By John Walker on October 10th, 2007 at 8:01 am.
Concept: A gun that shoots holes in the fabric of reality. Fire once to create an ‘in’ hole, and again to create an ‘out’ hole, enter one, and exit the other.
Application: A puzzle game, obviously. Elaborate obstacle courses only traversed via this dimensional manipulation.
Hello? Can I Help You?
The fairytale story of how Portal came into being has all but entered into legend. A plucky group of Digipen paupers created a final year project, Narbacular Drop, that was shown at the annual Digipen event for visiting developers. The handsome princes at Valve saw it, and liked it. Valve invited the team to visit their castle and demo their concept. Before they were halfway through their presentation, they’d all been offered jobs by the king. And then a couple of years later, a beautiful baby Portal was born. And we all lived happily ever after.
That the result – a first-person puzzle game compelling beyond reason, and funnier than you could imagine – came from a fledgling team on their first professional project is both testament to the talent within the group, and the remarkable nurturing environment of Valve. Portal is so evolved, so more elaborate and involving than anyone could have expected.
Not Never But NOW
The first hint that something peculiar is afoot would be the opening moment. You’re in a very small plastic cell, surrounded by a pharmaceutical white room, with little more than a bed, cabinet and a toilet for company. It doesn’t feel particularly normal. It doesn’t strike you as how most puzzle games begin.
The next hint would be the robotic sing-song voice of GLaDOS, an unseen over-watching voice, explaining that you’re about to begin training with the Aperture Science Handheld Portal Device. This is the gun that fires the portals, which you don’t have just yet. So once you’ve had a chat with the toilet, you make your way through your first portal to leave the cell. And you’re off. (Yes, that’s what we said.)
After trying to look at your own back via the portals – your character is a girl, with an unnervingly blank face, and a pair of peculiar leg braces below her knees – you make your way to the lift, and note the next clue that this isn’t your average puzzle game. The bleakly white lift is padded. This seems ominous. But at least there’s the promise of cake.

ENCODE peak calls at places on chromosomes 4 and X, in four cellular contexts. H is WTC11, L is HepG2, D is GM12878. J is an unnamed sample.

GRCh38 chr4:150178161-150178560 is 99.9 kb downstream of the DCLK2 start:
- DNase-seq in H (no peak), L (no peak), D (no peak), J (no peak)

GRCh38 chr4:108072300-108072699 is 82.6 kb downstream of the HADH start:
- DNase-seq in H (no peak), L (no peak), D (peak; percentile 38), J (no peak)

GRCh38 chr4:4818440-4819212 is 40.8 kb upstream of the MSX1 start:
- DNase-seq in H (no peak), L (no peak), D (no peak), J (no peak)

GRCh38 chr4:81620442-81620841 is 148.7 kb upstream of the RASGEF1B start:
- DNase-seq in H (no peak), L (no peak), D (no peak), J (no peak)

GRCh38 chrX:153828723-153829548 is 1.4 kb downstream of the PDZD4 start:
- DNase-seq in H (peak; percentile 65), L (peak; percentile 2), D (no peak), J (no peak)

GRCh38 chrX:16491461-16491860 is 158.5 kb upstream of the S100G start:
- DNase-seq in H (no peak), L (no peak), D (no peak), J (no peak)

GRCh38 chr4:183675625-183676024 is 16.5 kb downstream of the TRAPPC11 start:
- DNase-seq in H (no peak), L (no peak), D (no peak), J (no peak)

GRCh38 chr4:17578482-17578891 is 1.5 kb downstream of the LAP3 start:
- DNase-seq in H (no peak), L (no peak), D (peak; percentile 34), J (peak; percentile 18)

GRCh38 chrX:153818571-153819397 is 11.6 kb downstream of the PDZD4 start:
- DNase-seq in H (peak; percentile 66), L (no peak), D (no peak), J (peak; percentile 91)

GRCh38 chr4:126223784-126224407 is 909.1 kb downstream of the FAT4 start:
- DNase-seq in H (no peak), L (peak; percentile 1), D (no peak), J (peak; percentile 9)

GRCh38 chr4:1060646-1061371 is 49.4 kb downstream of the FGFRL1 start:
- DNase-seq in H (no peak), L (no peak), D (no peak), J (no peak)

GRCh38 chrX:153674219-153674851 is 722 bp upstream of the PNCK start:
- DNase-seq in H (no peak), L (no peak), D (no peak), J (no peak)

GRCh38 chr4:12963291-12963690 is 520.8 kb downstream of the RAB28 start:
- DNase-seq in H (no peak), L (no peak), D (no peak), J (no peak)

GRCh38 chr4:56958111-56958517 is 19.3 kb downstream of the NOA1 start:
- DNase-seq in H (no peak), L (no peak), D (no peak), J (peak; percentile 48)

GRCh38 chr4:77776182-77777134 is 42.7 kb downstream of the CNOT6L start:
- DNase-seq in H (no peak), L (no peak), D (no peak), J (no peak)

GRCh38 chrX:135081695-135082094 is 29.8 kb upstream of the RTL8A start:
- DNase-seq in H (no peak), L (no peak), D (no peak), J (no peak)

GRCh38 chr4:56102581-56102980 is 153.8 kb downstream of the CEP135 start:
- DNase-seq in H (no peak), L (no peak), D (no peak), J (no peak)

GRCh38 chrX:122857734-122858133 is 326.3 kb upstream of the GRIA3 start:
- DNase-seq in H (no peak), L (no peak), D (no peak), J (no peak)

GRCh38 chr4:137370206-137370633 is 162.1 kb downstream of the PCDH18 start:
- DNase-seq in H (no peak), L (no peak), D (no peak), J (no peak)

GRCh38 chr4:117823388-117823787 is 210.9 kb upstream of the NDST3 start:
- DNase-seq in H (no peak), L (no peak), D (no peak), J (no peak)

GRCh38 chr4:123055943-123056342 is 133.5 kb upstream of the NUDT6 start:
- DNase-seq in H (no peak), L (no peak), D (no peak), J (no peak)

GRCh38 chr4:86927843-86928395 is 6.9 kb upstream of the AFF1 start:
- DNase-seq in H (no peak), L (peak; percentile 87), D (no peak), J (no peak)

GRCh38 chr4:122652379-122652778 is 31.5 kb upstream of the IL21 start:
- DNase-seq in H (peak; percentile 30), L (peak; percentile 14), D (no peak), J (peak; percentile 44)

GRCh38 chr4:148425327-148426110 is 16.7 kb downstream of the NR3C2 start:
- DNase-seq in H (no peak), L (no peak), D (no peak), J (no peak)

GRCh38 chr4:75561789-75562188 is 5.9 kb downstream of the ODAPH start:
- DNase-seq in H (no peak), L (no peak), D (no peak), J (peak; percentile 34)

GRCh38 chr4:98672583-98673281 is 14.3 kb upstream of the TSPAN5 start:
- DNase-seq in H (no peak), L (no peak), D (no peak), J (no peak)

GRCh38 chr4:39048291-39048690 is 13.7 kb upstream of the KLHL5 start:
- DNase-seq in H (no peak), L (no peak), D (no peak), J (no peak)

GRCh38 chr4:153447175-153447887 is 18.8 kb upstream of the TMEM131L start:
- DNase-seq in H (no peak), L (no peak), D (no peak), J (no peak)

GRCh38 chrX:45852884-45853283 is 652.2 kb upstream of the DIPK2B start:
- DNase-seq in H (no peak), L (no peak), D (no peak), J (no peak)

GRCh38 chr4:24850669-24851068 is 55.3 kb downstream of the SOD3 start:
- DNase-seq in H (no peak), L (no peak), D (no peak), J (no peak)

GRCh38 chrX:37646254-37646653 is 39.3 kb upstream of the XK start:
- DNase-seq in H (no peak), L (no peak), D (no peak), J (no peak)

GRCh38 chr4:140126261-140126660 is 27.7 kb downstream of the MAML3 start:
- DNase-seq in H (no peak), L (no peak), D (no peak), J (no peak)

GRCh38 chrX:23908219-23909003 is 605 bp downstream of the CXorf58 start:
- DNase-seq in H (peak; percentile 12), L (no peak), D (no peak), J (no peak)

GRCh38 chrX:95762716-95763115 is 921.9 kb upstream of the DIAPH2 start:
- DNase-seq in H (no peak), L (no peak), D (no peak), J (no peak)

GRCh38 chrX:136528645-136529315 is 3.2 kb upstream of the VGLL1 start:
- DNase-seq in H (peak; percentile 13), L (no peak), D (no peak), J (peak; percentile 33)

The lift takes you to Room 1, where you’ll be taught the very basics of using portals. At this point your Aperture Science Handhel… your ASHPD can only fire one portal at a time, the other pre-placed in the room. Over the next couple of training rooms, you’ll learn how to manipulate this, and then eventually get a fully functioning portal gun, for fully functioning portal fun. Meanwhile, GLaDOS is getting weirder. And still promising you that cake.
In total there are 19 rooms, each advancing the difficulty in leaps and bounds. You aren’t stuck in the mire of a tiresome tutorial, but rather having your intelligence respected, as it asks you to think beyond what you’ve already learned and make the next intuitive leap. And each room is precisely designed to provide you with all the information you need, only ever obscured by your own lack of inspiration.
If you were to be sat down in front of, say, Room 17 having never played the game, you’d not stand a chance. It would be blisteringly difficult, and too daunting to try. Taking into account Portal’s brevity – easily finished in under three hours, and possibly closer to two for the clever-clogs – Room 17 is challenging, but relatively intuitive by the time you reach it chronologically, and this Portal’s greatest achievement. It’s a shining beacon of how to build a difficulty curve, never leaving you impossibly frustrated, but always demanding more of you, requiring experimentation based on acquired knowledge.